our annual 117 tonnes of bacon, much of which is imported, is offset by our sending truckloads of belly meat the other way. Such is the British desire for pork loins, the thick and juicy cut from which bacon is derived, millions of pigs must be purchased from the EU.
Going the other way are many of the pork shoulders we produce. They require greater culinary nous in order to make flavourful and tender. Brits still lack skill in the kitchen. Perhaps we’re all too busy watching MasterChef. Even when marketing campaigns prove fruitful – pulled pork has seen quite the push in the last decade – British palettes remain more than satiated.
Only seven million pigs are required annually to meet demand for shoulder meat, which is around three million below the average number slaughtered. All this boils down to one, unappealing-sounding term: carcass balance. With the UK comfortably in the EU, meat moving freely between countries, it is easy for British farmers to send their unwanted pig cheeks to France and for retailers to buy enough chicken breasts from Poland to fill all the ready made curries we eat.
Carcass balance and worst case scenario Brexit, no-deal or not, will be disruptive: tariffs might lead to higher import and export prices; production costs will likely rise. Crucially for consumers, if bacon costs more to buy from Europe, and pork belly becomes more expensive to send there, it means price rises and, in the worst case scenario, even shortages of favoured cuts.
The pork market, once promoted so painfully by former Defra secretary Liz Truss, might even collapse completely (David Cameron, meanwhile, has his trotters up). Ed Barker, who represents the National Pig Association, said to i: “We buy a relatively small range of pig meat products. We only use certain parts of the animal and the surplus is exported. “Here, we eat lots of loin meat, used for bacon, and legs, which are used for cooked ham and gammon. We sell lots of belly, shoulder, and offal. The offal market here is virtually non-existent, even with chefs and restaurants talking about it. “Brexit could impact this and lead to a higher cost of production.
Trade could become more expensive, which will lead to higher costs for consumers. The carcass balance we have, basically, would be fractured – meat in demand would go up in price and cheaper cuts would become cheaper, or, worse, wasted. “We actually have enough pigs to be self-sufficient, but only if British habits change radically. We over-consume some cuts and under-consume others. “In a no-deal Brexit, bacon might end up being 5-6 per cent higher in price.
Consumer trends When it comes to pork loins, consumption has been estimated to be the equivalent of around 23 million pigs annually, the Agriculture and Horticulture Development Board reported. This equates to more than double the number of pigs slaughtered in the UK every year.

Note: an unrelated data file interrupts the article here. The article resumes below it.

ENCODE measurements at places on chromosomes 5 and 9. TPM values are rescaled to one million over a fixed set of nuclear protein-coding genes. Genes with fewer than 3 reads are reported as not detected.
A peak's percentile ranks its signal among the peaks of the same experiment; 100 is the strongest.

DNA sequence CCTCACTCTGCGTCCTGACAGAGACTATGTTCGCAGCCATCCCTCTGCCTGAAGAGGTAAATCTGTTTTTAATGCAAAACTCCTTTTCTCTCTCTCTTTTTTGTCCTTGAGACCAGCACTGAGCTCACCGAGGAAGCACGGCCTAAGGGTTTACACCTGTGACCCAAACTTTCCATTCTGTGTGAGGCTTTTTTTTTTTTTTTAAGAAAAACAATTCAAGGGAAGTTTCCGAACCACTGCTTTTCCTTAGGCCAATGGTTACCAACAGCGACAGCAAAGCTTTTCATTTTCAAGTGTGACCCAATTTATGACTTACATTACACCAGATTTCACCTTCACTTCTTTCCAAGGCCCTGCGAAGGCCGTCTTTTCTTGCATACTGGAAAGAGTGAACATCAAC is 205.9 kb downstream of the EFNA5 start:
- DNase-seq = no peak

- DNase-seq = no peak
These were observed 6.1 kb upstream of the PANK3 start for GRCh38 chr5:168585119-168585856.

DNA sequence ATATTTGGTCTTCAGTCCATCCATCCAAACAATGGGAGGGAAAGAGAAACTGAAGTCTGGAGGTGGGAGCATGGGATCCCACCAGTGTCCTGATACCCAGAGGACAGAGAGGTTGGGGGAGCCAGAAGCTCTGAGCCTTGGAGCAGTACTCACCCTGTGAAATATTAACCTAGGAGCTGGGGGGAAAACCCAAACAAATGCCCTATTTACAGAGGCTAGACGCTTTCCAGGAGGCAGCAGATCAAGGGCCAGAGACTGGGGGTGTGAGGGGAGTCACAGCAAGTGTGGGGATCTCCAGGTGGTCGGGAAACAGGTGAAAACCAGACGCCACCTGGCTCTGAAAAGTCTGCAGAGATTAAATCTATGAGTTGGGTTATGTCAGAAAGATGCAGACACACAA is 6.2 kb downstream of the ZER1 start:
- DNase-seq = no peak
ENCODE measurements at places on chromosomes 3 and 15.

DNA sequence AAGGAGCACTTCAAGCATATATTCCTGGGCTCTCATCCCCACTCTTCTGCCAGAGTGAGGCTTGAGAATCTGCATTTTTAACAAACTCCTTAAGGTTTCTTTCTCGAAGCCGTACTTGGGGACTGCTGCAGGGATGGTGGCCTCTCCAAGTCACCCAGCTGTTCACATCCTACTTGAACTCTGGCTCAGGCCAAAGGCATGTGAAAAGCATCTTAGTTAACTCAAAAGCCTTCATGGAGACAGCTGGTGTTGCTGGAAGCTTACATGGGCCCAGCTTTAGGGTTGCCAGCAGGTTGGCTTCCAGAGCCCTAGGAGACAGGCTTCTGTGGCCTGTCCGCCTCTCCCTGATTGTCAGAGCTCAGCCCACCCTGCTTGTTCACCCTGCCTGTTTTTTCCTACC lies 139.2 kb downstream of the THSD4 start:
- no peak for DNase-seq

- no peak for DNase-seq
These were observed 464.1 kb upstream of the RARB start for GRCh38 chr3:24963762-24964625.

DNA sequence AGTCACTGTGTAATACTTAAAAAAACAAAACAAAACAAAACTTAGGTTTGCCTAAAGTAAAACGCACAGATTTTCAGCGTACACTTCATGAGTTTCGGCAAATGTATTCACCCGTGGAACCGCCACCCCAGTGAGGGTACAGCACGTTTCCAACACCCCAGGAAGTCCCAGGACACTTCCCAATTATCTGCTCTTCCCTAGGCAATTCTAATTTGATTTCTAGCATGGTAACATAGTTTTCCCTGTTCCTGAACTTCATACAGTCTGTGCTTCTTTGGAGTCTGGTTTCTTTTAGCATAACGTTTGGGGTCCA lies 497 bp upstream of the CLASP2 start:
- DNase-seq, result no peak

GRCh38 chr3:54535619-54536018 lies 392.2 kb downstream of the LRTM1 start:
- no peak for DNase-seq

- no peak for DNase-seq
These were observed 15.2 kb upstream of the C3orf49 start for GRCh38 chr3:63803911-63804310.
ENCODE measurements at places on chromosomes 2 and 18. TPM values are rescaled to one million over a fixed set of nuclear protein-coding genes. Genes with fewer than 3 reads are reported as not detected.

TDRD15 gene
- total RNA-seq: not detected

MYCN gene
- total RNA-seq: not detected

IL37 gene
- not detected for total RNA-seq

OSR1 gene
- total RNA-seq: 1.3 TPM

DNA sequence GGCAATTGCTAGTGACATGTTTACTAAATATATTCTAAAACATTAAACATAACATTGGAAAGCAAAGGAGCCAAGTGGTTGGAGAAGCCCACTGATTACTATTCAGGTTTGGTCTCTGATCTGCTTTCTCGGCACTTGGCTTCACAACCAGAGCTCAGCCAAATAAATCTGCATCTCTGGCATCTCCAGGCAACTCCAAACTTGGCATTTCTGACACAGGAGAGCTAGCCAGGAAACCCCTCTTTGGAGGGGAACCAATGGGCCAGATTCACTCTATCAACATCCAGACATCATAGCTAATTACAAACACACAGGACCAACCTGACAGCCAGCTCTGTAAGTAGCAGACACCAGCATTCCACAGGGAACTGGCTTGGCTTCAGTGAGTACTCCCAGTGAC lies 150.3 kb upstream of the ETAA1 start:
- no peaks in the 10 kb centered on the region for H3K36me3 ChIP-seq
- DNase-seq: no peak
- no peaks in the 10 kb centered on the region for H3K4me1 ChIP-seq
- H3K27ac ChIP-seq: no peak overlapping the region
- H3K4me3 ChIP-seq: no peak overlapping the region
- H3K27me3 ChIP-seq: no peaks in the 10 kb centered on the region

Legs aren’t far off, with around 19 million pigs required to meet demand. Compared to belly meat, affably haute on the dining tables of Soho but ignored in households, and pork is polarised: only five million pigs are needed. The rest is carted off to Europe. The poultry market is strikingly similar, albeit on a grander scale.
Poultry makes up some 50 per cent of all meat eaten in the UK. Around 88 per cent of that is chicken. Brexit could mean chicken relapses to pre-mass produced luxury – unless we all decide to cook with chicken thighs, drumsticks and wings, that is. Richard Griffiths, chief executive of the British Poultry Council, said chicken breast meat could go up by as much as 27 per cent. “There are a lot of ‘what ifs’ at the moment,” he told i. “But, at the moment, it looks like Brexit could be really damaging to the [poultry] industry.
It’s all a case of value. We might lose value in darker meats sales with difficulties in trade, and those sales offset the purchase of breast meat. “The model we work to is balanced. It might not be after Brexit, especially in the event of a no-deal.
Sliding scale “It would mean dark meat would go down in price in the UK, however. If less is sold to Europe, there’d be more here. It’s a sliding scale.
Breast meat would go up – in our worse-case scenario, by as much as 27 per cent – cheaper cuts would become cheaper.” Mr Griffiths indicated he didn’t know why, exactly, we developed such a strong love of chicken’s most flavourless butchered part. He said the McDonald’s “100 per cent breast meat” advertising campaigns might have something to do with it. Said Mr Griffiths: “Consumer habits build up over many years. Cheaper cuts are traditionally harder to cook too. There’s an element of convenience.” As the prospect of a no-deal Brexit looms, British cooks may yet have to do away with the convenience the EU has so far afforded them. We might even need to learn how to cook.
By Josh Barrie - inews